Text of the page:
Nobody really liked Dey Kaka in Usha building. The kids hated him. (Including mine). They had strong reasons. Just the other day he had kicked Chotu, a cross breed between a pig and a dog, who didn’t mind children riding him as if he were a majestic horse. During the Chotu kicking episode, Dey Kaka’s dhoti had come off. The kids had jeered. He had used the choicest of Bengali expletives at them. Naturally his grandson Soumen was outcaste. He sat in the balcony of A -17, feet dangling out of the grills, and watched the other children play. (Including mine).
The Deys had moved in recently when the ever popular Braganzas migrated to Australia. For a 400 square feet one ‘BHK’, it was a largish family. Seventy plus Dey and his paralytic wife, his older son-wife-Soumen, his second son – pregnant wife and his third son – new bride. There was much gossip in the maid servant circuit about cold and not- so-cold wars happening out there in A -17.
I had semi-smiled and mutter-greeted Dey Kaka a couple of times. He had looked through me with his magnified eyes behind the thickest glasses ever. He looked like a Bengali version of Popeye the sailor. Walking cane in one hand, a filterless cigarette in the other, crumpled kurta on his lean frame and dhoti precariously flashing wrinkled thighs. The screeching sounds his plastic shoes made, didn’t exactly add to his appeal. Nor did his spitting habit.
And then he pokes me in the ribs one day. I don’t like being poked in the ribs when I am ogling at shimmering Koli women selling shimmering sea water catch. Pomphret, Surmai, Rawas, Halwa, Bangda, Tarli, Mori, kolmbi…..Sangeeta, Gauri, Rekha, Revti, Laalan, Shevanti…YUM!
He points with his stick to a tiny river water fish enclave in the predominantly seafood market. Actually it’s a different country all together. No pretty Koli women here. Only burly lungi clad UP ‘bhaiyaas’/West Bengali /Bangladeshi men selling fish out of red and blue plastic tubs. Fish sold by weight. Fish cut differently with a different kinds of choppers. But then it’s different fish! Rohu, Katla, Mangur, Bhetki, Pabda, Parshe….
Before that day, I had only tasted Rohu a couple of times and heard of the almost mythical Hilsa. For any Konkani speaker (me), fish meant seafood. Period. But now this rude poke in the ribs was to change that notion…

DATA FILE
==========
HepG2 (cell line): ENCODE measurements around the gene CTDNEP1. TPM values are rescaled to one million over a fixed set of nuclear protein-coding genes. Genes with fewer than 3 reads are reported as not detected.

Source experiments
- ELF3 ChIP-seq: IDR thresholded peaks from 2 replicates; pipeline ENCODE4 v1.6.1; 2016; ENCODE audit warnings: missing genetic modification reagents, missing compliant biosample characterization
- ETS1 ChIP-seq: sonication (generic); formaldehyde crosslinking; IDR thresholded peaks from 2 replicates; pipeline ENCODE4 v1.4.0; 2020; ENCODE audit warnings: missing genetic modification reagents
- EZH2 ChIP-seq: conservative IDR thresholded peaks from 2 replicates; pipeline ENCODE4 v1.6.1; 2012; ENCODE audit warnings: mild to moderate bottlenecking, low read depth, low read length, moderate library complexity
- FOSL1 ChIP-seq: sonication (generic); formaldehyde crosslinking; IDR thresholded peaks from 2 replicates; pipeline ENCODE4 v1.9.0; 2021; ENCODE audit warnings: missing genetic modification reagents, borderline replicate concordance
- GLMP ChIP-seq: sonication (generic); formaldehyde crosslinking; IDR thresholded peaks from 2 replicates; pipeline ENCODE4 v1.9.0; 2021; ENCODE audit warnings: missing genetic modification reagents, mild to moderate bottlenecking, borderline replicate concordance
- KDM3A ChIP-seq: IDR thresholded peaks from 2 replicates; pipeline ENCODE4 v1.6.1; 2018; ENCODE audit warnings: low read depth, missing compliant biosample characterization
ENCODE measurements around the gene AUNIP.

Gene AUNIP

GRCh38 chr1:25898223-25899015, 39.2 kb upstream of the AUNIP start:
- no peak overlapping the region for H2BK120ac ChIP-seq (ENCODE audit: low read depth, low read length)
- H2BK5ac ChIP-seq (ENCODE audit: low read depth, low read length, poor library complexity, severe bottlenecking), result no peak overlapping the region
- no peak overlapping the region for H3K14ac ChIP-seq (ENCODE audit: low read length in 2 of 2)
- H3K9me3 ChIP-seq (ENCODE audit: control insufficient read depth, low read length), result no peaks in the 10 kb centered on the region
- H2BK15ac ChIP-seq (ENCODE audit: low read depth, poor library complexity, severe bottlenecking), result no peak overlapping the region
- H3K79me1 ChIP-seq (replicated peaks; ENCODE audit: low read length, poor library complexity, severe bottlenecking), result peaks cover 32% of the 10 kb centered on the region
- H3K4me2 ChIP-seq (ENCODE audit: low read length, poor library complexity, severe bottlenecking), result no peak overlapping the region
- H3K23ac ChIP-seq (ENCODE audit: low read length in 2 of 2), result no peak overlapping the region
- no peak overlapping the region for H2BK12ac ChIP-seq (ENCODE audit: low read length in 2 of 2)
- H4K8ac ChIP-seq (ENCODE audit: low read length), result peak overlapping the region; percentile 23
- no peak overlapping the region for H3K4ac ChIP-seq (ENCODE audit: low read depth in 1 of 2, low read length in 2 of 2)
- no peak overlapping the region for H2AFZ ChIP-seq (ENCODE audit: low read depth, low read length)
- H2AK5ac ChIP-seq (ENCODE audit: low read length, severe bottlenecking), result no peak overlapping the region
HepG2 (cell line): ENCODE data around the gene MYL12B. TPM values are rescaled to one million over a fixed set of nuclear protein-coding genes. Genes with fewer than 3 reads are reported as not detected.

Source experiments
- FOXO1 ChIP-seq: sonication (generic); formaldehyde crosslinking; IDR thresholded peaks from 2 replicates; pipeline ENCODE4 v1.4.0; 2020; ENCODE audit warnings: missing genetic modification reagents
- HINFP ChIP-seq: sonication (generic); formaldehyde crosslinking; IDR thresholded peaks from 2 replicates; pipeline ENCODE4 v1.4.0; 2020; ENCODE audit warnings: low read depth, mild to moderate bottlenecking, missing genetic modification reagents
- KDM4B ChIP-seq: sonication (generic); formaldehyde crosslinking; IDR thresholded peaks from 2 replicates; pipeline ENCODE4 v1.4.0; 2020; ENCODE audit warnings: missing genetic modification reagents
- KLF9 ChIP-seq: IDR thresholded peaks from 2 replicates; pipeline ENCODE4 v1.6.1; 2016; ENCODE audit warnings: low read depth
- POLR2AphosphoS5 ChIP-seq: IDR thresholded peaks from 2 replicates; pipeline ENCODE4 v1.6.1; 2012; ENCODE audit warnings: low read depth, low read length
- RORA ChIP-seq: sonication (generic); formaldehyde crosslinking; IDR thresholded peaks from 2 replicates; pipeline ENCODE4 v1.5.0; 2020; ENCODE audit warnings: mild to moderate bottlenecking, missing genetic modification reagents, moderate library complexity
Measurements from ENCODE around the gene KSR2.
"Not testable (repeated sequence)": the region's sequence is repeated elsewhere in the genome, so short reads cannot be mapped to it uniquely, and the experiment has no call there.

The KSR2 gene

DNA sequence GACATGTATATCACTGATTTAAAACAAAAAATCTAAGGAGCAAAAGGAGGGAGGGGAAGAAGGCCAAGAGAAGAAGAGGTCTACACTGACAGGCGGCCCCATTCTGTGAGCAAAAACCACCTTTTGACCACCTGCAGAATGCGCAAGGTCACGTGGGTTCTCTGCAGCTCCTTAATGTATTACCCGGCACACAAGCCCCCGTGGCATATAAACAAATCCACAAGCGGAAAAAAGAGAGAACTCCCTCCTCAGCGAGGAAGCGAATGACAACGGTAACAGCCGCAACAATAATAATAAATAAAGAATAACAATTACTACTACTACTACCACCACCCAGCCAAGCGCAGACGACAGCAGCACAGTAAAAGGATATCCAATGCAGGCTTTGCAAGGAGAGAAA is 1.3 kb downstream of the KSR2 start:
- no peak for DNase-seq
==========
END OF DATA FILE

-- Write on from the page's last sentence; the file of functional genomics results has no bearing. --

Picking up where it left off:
Whispering secretively with child-like glee, Dey Kaka bathes me in the stale acrid smell of Charminar filterless cigarettes.“They have a seven kilo Katla! Seven Kilo! Seven Kilo! What are you standing here for? Come! Come! Let’s do fifty-fifty”.
He almost drags me to ‘Bangladesh’ but I politely tell him that ‘we’ don’t eat ‘that’ stuff. Promptly he lets go of me. His face turns in to a wrinkled moon of sarcasm and disbelief. He rasps “seven kilo!” for one last time, spits on the floor, and disappears. I see him poking his way through a cluster of Bihari migrant laborers, high class bespectacled Bengali expats and giggling dusky Bangladeshi bar dancers in sleeveless kaftans and dupattas, no make up but lots of gold on their voluptuous bodies. Anyway….
A few days later at a nearby park, I get my boys to play with Soumen Dey. He turns out to be quite an entertainer with his mimicry skills. He imitates my limp to near perfection making both my sons laugh out loud. My younger fella tells Soumen something related with bum or piss, and he cracks up. His laughter brings about a faint hint of a smile on Deykaka’s frowning lips.He gets up from his bench and sits next to me, puffing away. He says you are a good man but you don’t eat ‘real’ fish. I tell him, I really don’t know river water fish too well and we don’t know how to cook it. I tell him I have heard Hilsa is very tasty. He again looks at me with disbelief. As if I have committed blasphemy.
“Hilsa is tasty?? You have heard? Ha!”